Proof-Of-Stake Attack: 25 Cryptocurrencies Vulnerable

proof of stake attack

A recent study by a research team from University of Illinois at Urbana has revealed that 25 proof-of-Stake coins are at risk of attacks after their source code was examined by the researchers.

Proof-of-Stake coins are those that replace mining with coin staking. The new coins are minted by the staked coins which makes holders of most coins able to mint more cryptocurrencies on the network.

Although it has been praised for its energy-saving feature unlike proof-of-work, there are concerns that the system is not as secure as proof-of-work. By using existing coins to mint new ones it was shown by the study that a malicious actor could exploit some networks.

The False Stake Attack

According to the Decentralized Lab of the University which conducted the study, the attack involves a node staking small volume of coins using false data to overwhelm regular nodes staking larger volume of coins.

Over time, the attackers could gain control of other nodes and displace them to the point that they could carry out a 51 percent attack on the network. The approach of this “false stake” attack is to crash legitimate nodes and take control of them.

A successful false stake attack could make the attacker the dominant node that invariably receives most of the staking rewards on the network. The attacker may at a benign level contain the stake of other nodes and reap the most profit.

Concerns Over Proof of Stake Coins

It has been argued in the past that the security of the proof-of-stake rests in the assurance that the dominant nodes staking the most coins would not destabilize the network with 51 percent attack on the network since they are the highest beneficiaries and have everything to lose from such attacks.

The new vulnerability shows that a low staking node can actually take over the network using false stake attack.

Bitcoin Copycat Coins Mostly Vulnerable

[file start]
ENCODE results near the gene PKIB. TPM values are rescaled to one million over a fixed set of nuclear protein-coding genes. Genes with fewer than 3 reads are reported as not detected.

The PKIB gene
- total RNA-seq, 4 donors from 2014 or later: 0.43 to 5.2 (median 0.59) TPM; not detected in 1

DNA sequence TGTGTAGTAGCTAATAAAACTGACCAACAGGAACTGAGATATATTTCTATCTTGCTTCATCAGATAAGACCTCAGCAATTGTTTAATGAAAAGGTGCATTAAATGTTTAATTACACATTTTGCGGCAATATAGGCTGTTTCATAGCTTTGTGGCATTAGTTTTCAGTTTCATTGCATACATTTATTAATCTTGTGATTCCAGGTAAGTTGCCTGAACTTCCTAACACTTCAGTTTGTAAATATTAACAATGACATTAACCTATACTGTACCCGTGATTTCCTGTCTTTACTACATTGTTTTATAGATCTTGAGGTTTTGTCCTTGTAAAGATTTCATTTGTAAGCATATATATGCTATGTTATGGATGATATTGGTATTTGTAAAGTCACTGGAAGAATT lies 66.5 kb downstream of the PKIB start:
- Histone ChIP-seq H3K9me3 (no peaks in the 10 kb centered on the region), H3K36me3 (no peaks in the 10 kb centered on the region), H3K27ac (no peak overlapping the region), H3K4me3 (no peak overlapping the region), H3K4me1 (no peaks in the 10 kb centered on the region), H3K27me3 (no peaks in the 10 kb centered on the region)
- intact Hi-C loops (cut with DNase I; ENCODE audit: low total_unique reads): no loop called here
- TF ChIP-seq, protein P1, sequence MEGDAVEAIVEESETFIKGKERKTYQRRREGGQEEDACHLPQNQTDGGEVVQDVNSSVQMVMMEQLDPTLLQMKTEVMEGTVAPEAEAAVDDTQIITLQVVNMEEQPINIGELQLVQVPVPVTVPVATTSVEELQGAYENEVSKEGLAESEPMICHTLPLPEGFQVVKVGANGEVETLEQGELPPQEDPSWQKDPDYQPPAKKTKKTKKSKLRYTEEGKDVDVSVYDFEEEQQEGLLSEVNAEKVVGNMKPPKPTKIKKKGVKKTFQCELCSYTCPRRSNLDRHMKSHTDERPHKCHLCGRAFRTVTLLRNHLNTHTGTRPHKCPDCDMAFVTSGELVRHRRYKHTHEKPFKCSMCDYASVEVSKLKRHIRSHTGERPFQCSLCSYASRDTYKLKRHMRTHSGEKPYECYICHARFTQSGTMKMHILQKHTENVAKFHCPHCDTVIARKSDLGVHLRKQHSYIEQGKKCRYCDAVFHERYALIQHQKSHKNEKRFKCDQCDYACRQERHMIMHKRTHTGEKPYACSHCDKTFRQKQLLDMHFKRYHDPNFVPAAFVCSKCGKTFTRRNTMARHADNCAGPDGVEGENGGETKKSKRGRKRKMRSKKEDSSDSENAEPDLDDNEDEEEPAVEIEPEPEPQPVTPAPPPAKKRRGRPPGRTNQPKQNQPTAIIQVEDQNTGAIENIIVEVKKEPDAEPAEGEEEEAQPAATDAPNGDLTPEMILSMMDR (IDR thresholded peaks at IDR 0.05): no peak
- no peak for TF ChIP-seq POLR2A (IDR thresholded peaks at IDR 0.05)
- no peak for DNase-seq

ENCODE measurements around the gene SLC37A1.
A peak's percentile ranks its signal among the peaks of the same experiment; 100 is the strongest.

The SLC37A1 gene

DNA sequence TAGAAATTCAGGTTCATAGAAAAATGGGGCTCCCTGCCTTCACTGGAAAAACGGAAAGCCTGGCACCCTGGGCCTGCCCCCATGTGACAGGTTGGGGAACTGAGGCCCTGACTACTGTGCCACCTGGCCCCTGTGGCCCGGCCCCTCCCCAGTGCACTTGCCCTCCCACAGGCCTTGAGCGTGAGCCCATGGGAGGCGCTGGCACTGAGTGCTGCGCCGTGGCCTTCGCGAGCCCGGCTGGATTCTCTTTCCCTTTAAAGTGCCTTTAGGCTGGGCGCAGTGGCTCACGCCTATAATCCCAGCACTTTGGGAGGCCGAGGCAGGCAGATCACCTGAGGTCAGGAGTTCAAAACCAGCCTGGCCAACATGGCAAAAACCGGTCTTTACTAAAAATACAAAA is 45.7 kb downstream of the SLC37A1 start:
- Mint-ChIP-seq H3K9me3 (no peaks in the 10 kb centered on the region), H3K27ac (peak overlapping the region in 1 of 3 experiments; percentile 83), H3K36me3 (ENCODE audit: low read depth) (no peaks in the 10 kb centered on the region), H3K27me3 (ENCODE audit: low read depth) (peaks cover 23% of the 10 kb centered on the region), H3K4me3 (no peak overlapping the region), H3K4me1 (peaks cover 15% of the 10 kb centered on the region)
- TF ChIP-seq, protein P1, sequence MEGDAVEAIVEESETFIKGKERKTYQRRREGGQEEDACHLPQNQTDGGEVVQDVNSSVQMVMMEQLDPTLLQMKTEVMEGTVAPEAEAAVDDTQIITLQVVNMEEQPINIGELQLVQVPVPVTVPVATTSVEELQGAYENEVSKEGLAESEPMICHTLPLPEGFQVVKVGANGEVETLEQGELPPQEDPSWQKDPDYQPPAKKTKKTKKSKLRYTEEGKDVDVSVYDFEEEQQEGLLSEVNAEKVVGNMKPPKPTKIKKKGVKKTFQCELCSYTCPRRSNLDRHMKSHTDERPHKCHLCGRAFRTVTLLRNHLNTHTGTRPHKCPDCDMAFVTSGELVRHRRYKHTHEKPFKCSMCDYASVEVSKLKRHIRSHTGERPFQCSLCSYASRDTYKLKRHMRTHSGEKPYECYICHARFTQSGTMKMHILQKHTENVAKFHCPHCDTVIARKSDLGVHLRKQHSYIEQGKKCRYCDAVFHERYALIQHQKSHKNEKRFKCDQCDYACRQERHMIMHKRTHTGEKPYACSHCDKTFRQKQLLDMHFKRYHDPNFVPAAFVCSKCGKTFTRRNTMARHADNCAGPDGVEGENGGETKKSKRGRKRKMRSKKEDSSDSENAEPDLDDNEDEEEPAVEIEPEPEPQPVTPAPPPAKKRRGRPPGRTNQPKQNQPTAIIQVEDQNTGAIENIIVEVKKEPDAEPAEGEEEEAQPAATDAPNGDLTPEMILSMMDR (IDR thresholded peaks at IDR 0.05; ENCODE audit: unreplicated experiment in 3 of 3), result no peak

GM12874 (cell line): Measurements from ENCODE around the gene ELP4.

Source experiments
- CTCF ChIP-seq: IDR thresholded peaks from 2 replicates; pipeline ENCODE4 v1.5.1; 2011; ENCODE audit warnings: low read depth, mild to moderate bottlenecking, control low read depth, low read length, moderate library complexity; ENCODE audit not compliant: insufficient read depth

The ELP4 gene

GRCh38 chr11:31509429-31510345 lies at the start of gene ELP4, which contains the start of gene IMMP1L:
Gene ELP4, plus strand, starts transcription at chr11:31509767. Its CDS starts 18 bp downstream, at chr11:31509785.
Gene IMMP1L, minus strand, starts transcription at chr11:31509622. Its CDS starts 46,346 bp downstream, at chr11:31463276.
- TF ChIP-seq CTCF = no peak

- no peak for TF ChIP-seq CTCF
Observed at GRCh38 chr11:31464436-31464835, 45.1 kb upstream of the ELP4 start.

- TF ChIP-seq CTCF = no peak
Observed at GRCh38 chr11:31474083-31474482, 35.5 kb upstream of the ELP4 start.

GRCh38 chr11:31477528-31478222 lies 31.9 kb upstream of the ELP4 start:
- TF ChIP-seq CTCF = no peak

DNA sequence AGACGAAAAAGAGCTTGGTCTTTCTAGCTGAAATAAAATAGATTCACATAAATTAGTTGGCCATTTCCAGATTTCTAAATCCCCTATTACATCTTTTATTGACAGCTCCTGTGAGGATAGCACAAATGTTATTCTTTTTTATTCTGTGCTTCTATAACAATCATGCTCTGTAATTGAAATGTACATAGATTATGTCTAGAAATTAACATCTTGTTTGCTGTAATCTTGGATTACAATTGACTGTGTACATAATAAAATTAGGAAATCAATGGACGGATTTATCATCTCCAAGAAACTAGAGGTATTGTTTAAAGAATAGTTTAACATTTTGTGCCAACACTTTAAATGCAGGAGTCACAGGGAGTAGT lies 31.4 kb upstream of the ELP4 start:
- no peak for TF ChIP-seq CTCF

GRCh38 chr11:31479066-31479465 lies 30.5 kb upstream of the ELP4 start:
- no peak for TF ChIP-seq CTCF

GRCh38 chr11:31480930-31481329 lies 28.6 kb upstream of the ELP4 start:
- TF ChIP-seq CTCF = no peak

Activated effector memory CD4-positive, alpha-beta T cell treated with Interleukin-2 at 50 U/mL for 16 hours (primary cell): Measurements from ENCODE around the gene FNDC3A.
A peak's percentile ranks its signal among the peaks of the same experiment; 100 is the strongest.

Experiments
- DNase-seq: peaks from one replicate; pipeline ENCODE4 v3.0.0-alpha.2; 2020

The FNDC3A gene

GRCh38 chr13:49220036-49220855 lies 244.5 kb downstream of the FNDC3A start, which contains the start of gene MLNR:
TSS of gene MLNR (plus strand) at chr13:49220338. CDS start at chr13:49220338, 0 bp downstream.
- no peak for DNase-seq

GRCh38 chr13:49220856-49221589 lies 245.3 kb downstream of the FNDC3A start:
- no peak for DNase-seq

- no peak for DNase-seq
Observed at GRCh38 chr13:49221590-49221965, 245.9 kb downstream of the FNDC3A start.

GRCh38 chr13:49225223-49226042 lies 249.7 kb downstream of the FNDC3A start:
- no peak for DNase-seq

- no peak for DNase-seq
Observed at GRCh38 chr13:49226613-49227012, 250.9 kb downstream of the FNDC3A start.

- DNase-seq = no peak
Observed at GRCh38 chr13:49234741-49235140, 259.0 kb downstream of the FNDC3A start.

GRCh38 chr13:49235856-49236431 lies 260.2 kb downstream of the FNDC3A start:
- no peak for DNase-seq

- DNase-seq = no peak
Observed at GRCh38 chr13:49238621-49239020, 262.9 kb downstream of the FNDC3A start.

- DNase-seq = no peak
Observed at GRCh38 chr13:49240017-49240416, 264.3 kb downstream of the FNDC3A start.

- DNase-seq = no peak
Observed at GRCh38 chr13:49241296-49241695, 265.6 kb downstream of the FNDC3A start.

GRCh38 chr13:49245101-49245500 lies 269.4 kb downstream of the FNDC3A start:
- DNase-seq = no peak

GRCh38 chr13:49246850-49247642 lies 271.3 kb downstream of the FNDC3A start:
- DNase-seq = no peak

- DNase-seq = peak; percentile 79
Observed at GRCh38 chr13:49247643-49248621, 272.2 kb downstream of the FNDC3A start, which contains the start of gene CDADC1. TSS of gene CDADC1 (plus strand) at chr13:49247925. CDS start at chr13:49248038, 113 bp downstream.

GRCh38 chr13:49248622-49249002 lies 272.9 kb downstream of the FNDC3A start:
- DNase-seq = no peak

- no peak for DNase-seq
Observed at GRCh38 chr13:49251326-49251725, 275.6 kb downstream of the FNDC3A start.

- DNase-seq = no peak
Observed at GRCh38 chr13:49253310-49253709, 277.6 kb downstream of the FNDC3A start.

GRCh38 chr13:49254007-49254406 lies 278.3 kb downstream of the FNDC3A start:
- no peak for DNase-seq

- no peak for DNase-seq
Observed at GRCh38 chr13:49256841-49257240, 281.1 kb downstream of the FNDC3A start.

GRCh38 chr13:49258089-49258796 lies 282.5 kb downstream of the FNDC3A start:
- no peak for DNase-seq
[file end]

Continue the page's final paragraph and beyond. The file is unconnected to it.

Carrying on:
According to the researchers although the crypto industry is yet to witness these attacks as the vulnerability is hitherto unknown. The report also stated that coins that modified their code base from Bitcoin are mostly at risk.

The analysts said that the vulnerable coins are those that started with the Bitcoin code but moved over to proof-of-work due to the high energy demand of proof-of-work which has made mining bitcoins expensive.

Peercoin was the first cryptocurrency to adopt this transition. The coin has since had several forks and coins that adopted similar modification strategy. In the report the researchers wrote:

“We call the vulnerabilities we found ‘Fake Stake’ attacks. Essentially, they work because PoSv3 implementations do not adequately validate network data before committing precious resources (disk and RAM). The consequence is that an attacker without much stake (in some cases none at all) can cause a victim node to crash by filling up its disk or RAM with bogus data. We believe that all currencies based on the UTXO and longest chain Proof-of-Stake model are vulnerable to these ‘Fake Stake’ attacks.”

Networks Contacted By Researchers in October

The researchers said they contacted most of the affected coins even though they couldn’t reach some. In response the networks added codes that would make the attack difficult but the researchers are saying that this is not a permanent solution. According to the team, adding codes should not be an alternative to full data validation by the networks.

The researchers said that proof of work is underrated because most networks overlook its important role in network security. The reason is that they view the issue mainly from economic perspective. It pointed out that Bitcoin’s security is based mainly on this,

“Proof-of-Work also plays a second, somewhat less appreciated role, which is guarding access to a node’s limited resources, such as disk, bandwidth, memory, and CPU. In a permission-less cryptocurrency network, peers must not be trusted. So, to prevent against resource exhaustion attacks, Bitcoin nodes first check the PoW for any received blocks before committing more resources, such as storing the block in RAM or on disk. However, it turns out that checking a Proof-of-Stake is a lot more complicated and context-sensitive than validating a Proof-of-Work.”

From the report, proof-of-stake networks must always be up-to-date in keeping track of all chains in the network. It stated that other networks that are vulnerable to the attack includes NAVcoin, Qtum, Emercoin and Particl also stated:

“Validating these off-the-main-chain blocks is difficult. To fully validate the block, you need the set of unspent coins (UTXOs) at the time of the previous block. Bitcoin keeps the UTXO set for the current tip of the best chain, but not for all the other past blocks a fork could start from.”

Author: Jofor Humani

Jofor is a crypto journalist with passion for investigative reviews.

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